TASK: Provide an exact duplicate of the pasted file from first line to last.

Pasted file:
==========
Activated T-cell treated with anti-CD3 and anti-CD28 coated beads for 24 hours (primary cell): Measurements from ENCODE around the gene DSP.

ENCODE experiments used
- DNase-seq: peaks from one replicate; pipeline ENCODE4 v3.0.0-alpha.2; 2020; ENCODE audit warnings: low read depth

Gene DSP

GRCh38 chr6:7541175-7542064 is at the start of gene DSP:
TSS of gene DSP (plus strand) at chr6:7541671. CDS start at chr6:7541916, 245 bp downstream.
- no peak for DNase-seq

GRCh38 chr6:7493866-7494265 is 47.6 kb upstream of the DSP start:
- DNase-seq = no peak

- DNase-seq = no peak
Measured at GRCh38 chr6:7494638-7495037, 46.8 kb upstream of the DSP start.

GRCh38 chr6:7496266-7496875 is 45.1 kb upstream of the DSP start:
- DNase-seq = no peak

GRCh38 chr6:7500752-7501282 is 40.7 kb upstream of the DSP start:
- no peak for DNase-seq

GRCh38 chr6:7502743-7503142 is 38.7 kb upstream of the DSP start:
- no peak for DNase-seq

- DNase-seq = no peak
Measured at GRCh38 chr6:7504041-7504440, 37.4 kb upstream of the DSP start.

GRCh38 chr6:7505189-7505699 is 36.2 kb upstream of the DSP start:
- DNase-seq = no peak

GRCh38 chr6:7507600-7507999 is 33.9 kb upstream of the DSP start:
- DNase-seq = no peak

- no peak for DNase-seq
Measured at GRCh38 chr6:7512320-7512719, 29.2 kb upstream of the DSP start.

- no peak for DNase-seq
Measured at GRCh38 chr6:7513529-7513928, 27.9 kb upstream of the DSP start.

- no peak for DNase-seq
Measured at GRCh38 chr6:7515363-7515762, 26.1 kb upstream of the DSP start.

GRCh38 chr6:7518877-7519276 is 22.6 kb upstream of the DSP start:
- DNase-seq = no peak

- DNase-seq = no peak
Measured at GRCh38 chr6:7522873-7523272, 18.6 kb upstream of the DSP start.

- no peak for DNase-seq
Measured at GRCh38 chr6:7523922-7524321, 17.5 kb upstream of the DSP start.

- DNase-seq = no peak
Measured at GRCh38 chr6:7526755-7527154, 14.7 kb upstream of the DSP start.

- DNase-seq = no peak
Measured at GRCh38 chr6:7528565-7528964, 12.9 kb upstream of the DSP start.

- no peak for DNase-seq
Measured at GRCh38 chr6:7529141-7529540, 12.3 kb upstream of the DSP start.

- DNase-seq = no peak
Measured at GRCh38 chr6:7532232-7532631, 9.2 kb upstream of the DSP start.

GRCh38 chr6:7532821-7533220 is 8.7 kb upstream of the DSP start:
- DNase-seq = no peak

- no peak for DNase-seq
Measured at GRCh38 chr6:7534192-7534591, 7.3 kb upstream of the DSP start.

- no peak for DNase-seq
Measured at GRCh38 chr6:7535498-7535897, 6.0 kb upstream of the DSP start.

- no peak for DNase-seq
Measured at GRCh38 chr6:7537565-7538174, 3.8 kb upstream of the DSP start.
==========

Activated T-cell treated with anti-CD3 and anti-CD28 coated beads for 24 hours (primary cell): Measurements from ENCODE around the gene DSP.

ENCODE experiments used
- DNase-seq: peaks from one replicate; pipeline ENCODE4 v3.0.0-alpha.2; 2020; ENCODE audit warnings: low read depth

Gene DSP

GRCh38 chr6:7541175-7542064 is at the start of gene DSP:
TSS of gene DSP (plus strand) at chr6:7541671. CDS start at chr6:7541916, 245 bp downstream.
- no peak for DNase-seq

GRCh38 chr6:7493866-7494265 is 47.6 kb upstream of the DSP start:
- DNase-seq = no peak

- DNase-seq = no peak
Measured at GRCh38 chr6:7494638-7495037, 46.8 kb upstream of the DSP start.

GRCh38 chr6:7496266-7496875 is 45.1 kb upstream of the DSP start:
- DNase-seq = no peak

GRCh38 chr6:7500752-7501282 is 40.7 kb upstream of the DSP start:
- no peak for DNase-seq

GRCh38 chr6:7502743-7503142 is 38.7 kb upstream of the DSP start:
- no peak for DNase-seq

- DNase-seq = no peak
Measured at GRCh38 chr6:7504041-7504440, 37.4 kb upstream of the DSP start.

GRCh38 chr6:7505189-7505699 is 36.2 kb upstream of the DSP start:
- DNase-seq = no peak

GRCh38 chr6:7507600-7507999 is 33.9 kb upstream of the DSP start:
- DNase-seq = no peak

- no peak for DNase-seq
Measured at GRCh38 chr6:7512320-7512719, 29.2 kb upstream of the DSP start.

- no peak for DNase-seq
Measured at GRCh38 chr6:7513529-7513928, 27.9 kb upstream of the DSP start.

- no peak for DNase-seq
Measured at GRCh38 chr6:7515363-7515762, 26.1 kb upstream of the DSP start.

GRCh38 chr6:7518877-7519276 is 22.6 kb upstream of the DSP start:
- DNase-seq = no peak

- DNase-seq = no peak
Measured at GRCh38 chr6:7522873-7523272, 18.6 kb upstream of the DSP start.

- no peak for DNase-seq
Measured at GRCh38 chr6:7523922-7524321, 17.5 kb upstream of the DSP start.

- DNase-seq = no peak
Measured at GRCh38 chr6:7526755-7527154, 14.7 kb upstream of the DSP start.

- DNase-seq = no peak
Measured at GRCh38 chr6:7528565-7528964, 12.9 kb upstream of the DSP start.

- no peak for DNase-seq
Measured at GRCh38 chr6:7529141-7529540, 12.3 kb upstream of the DSP start.

- DNase-seq = no peak
Measured at GRCh38 chr6:7532232-7532631, 9.2 kb upstream of the DSP start.

GRCh38 chr6:7532821-7533220 is 8.7 kb upstream of the DSP start:
- DNase-seq = no peak

- no peak for DNase-seq
Measured at GRCh38 chr6:7534192-7534591, 7.3 kb upstream of the DSP start.

- no peak for DNase-seq
Measured at GRCh38 chr6:7535498-7535897, 6.0 kb upstream of the DSP start.

- no peak for DNase-seq
Measured at GRCh38 chr6:7537565-7538174, 3.8 kb upstream of the DSP start.